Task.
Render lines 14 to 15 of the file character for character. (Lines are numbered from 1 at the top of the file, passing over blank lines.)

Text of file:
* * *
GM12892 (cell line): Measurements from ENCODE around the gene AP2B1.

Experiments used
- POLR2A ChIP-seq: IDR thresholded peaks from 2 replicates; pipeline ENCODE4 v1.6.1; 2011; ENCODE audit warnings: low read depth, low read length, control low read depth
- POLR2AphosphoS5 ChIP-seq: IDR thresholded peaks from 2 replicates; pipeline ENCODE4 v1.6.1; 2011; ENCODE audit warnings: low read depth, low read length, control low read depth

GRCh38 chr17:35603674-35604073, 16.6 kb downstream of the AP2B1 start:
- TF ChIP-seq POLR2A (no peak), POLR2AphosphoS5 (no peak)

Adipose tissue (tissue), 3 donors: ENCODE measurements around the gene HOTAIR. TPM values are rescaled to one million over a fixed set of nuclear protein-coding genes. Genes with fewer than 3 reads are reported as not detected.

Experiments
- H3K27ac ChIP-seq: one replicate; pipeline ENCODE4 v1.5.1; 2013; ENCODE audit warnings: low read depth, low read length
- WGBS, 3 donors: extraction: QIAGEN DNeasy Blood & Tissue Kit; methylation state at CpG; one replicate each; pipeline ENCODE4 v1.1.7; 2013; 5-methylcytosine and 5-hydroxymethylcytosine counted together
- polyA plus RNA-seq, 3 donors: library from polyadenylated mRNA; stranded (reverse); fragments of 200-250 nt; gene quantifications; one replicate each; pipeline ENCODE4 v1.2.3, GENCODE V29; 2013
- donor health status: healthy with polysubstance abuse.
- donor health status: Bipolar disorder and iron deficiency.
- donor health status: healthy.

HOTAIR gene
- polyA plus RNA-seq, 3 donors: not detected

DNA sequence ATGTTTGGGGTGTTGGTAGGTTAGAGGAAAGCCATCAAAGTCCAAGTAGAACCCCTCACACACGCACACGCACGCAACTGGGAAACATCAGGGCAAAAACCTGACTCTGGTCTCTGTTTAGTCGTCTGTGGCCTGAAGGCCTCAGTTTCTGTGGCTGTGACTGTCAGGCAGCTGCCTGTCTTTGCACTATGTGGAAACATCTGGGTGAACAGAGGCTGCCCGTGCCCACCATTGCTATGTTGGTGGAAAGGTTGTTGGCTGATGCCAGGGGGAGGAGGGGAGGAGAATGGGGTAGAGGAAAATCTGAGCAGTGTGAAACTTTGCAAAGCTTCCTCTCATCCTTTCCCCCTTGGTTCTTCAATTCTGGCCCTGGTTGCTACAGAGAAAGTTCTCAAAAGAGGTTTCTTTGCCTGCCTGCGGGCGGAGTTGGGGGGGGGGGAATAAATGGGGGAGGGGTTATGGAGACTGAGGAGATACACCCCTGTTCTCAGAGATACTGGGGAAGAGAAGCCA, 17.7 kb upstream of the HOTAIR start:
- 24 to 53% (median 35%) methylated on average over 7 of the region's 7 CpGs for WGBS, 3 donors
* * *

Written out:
- donor health status: healthy.

HOTAIR gene